I was brought up on a small farm in Dumfriesshire, Scotland. I went to school at Lockerbie Academy and studied medicine at Edinburgh University.
While I was working as a general practitioner in Fife, my husband and I had the opportunity to lead a team of medical volunteers to the Amazon jungle of Peru. This was the first UK medical team that The Vine Trust charity sent out to work on their vessel, Amazon Hope. The medical team delivered primary health and dental care to the villagers on the banks of the river Amazon.
The three-week trip to Peru had a huge effect on me. I resigned from my medical practice and became the volunteer Medical Director of the Vine Trust. Over the next two years, my husband and I worked, with others, to develop and promote the Amazon Hope Medical and Dental Project. (See www.vinetrust.org)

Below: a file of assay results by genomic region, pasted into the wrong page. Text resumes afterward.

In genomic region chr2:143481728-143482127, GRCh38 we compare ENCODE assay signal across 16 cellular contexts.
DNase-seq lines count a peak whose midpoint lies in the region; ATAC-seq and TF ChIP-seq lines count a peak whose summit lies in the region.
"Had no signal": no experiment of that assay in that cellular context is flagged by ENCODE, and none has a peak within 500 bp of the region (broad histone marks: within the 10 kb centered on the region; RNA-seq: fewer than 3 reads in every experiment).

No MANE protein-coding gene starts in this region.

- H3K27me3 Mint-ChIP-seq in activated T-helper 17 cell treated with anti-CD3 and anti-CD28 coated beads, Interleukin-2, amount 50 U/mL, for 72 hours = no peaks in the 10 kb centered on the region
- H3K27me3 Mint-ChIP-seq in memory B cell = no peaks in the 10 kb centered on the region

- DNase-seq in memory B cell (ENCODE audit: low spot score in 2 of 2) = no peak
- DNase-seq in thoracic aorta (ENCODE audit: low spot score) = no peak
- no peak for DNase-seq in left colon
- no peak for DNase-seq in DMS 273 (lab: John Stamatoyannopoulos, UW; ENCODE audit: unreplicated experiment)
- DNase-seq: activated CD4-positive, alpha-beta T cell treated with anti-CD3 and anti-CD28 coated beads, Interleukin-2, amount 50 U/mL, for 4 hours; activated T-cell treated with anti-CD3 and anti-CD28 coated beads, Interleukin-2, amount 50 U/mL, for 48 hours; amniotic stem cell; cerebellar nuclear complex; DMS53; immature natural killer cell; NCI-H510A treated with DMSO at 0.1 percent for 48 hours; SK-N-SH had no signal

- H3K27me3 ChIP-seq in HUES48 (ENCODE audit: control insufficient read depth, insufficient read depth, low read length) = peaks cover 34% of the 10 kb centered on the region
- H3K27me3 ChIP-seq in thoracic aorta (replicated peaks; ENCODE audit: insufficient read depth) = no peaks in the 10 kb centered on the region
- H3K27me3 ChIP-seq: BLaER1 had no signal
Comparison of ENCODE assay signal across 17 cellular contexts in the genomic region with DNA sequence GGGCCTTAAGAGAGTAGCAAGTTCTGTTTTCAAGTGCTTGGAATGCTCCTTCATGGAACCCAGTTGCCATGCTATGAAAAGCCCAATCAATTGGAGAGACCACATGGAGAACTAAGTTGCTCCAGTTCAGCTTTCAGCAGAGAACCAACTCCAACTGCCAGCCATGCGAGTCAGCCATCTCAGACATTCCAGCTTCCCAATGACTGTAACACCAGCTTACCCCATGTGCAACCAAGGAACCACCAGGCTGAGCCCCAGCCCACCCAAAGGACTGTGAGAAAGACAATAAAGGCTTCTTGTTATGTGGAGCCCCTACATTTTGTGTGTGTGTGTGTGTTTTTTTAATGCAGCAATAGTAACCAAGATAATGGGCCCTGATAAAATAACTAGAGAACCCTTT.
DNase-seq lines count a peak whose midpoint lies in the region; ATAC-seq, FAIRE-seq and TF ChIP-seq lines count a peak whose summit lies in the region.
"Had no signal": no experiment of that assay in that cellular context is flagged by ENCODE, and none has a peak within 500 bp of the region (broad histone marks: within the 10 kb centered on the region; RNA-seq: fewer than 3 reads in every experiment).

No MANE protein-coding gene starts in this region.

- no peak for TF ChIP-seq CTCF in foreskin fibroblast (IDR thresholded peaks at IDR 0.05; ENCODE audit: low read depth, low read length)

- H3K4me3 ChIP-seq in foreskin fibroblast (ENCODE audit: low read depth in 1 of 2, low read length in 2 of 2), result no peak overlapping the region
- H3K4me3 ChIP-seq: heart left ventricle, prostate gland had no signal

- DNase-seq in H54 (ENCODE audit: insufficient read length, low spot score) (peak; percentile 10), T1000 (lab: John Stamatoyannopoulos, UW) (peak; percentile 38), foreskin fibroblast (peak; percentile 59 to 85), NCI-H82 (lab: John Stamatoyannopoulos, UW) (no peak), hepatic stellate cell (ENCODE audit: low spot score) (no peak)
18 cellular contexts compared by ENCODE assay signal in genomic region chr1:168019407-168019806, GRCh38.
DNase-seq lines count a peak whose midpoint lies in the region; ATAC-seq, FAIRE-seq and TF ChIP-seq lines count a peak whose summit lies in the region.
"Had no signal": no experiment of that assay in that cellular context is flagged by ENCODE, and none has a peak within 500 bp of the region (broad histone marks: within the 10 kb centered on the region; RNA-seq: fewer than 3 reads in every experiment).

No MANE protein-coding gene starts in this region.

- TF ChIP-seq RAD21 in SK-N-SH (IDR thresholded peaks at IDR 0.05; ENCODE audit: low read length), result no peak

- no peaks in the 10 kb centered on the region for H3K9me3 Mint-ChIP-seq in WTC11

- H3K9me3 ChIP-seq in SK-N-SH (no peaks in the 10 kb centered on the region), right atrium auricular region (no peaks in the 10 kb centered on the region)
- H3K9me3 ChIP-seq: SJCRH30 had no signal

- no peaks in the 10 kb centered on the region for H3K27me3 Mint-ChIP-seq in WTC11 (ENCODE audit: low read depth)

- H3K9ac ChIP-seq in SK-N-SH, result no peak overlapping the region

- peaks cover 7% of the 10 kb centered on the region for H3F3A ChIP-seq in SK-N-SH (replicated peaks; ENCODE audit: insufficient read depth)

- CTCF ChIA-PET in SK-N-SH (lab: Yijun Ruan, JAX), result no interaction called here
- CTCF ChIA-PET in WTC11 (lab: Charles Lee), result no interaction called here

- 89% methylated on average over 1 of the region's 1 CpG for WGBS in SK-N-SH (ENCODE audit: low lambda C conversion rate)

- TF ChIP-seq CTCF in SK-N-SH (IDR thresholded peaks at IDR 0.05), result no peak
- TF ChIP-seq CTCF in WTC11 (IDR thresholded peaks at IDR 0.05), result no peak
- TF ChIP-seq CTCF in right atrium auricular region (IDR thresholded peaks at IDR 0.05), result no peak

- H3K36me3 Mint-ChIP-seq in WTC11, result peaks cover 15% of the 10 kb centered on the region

It was while in Peru that I first came across street children and learnt of their struggle for survival. I began to understand the factors responsible for their ever increasing numbers worldwide. Deeply shocked, I discovered that not only did the children have to contend with hunger and disease, but also the cruelties and abuses of adults and the authorities.
I am retired from medicine now and enjoy living in the countryside in Angus, Scotland. Writing has become my new profession, especially fiction that highlights some of the world’s injustices. The sequel to ‘The Dead Don’t Hurt Us’ is almost complete and should be published later this year.
Profits from the sale of the novel go to street children’s charities.
Two children are the only survivors of an aircraft disaster in Amazon rainforest. Tim and his sister Katie experience the hardships of jungle life, encountering witch doctors and cocaine smugglers. How will they survive? Who will help them?